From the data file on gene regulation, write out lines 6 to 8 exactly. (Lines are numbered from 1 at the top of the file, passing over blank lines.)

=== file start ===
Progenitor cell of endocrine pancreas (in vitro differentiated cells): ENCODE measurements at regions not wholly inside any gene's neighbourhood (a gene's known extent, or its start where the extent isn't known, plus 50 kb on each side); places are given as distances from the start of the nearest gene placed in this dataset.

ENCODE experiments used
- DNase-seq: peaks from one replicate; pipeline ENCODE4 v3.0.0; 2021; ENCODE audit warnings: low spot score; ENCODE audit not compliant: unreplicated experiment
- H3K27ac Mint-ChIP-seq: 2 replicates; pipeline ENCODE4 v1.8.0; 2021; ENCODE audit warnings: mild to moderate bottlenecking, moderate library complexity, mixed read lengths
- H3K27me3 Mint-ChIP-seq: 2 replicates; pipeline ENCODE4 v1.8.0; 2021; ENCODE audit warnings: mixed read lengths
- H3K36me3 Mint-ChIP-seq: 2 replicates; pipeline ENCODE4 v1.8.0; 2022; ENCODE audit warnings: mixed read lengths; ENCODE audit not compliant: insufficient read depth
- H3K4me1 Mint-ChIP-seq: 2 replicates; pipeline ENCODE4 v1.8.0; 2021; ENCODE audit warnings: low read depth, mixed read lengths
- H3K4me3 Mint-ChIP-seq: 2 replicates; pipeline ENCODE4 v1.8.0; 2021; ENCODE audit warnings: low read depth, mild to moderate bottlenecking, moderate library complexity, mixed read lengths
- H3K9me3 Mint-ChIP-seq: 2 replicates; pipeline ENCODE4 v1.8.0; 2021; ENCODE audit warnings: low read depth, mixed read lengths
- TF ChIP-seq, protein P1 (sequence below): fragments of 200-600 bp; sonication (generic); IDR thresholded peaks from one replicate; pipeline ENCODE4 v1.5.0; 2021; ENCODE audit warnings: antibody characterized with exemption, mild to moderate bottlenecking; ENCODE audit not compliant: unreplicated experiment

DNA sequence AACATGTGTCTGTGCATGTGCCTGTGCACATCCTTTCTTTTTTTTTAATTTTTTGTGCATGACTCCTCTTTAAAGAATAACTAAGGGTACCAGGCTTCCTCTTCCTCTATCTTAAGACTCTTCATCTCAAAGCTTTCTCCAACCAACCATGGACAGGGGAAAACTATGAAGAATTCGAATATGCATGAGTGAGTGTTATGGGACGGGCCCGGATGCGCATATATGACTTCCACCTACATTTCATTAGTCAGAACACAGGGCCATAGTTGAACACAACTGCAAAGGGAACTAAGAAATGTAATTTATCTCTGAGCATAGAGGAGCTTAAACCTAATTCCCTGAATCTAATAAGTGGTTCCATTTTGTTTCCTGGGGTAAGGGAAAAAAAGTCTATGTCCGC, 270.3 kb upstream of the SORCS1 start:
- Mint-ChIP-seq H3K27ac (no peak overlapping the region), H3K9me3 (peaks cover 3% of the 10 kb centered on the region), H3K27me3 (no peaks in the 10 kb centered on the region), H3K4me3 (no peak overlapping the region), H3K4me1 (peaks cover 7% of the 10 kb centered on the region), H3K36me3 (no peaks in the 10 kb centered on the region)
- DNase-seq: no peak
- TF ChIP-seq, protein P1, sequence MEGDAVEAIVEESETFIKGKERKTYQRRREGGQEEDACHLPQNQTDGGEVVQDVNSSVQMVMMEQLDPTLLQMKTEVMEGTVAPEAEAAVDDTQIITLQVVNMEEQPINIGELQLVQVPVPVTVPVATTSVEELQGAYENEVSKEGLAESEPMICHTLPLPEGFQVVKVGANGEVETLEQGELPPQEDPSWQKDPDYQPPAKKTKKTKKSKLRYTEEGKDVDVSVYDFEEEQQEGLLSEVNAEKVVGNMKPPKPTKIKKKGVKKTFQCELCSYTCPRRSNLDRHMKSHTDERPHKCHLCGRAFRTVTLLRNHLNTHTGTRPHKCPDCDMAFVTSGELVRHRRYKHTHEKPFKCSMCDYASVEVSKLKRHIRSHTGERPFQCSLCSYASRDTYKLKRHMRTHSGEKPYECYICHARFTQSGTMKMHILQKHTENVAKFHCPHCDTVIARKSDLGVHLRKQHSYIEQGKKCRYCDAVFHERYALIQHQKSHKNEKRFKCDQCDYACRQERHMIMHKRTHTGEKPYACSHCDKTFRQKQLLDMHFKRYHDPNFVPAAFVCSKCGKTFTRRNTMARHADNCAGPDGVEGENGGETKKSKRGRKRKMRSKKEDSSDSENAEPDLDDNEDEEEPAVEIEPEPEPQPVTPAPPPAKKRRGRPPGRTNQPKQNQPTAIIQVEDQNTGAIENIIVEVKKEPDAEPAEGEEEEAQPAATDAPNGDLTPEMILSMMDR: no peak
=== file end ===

- H3K36me3 Mint-ChIP-seq: 2 replicates; pipeline ENCODE4 v1.8.0; 2022; ENCODE audit warnings: mixed read lengths; ENCODE audit not compliant: insufficient read depth
- H3K4me1 Mint-ChIP-seq: 2 replicates; pipeline ENCODE4 v1.8.0; 2021; ENCODE audit warnings: low read depth, mixed read lengths
- H3K4me3 Mint-ChIP-seq: 2 replicates; pipeline ENCODE4 v1.8.0; 2021; ENCODE audit warnings: low read depth, mild to moderate bottlenecking, moderate library complexity, mixed read lengths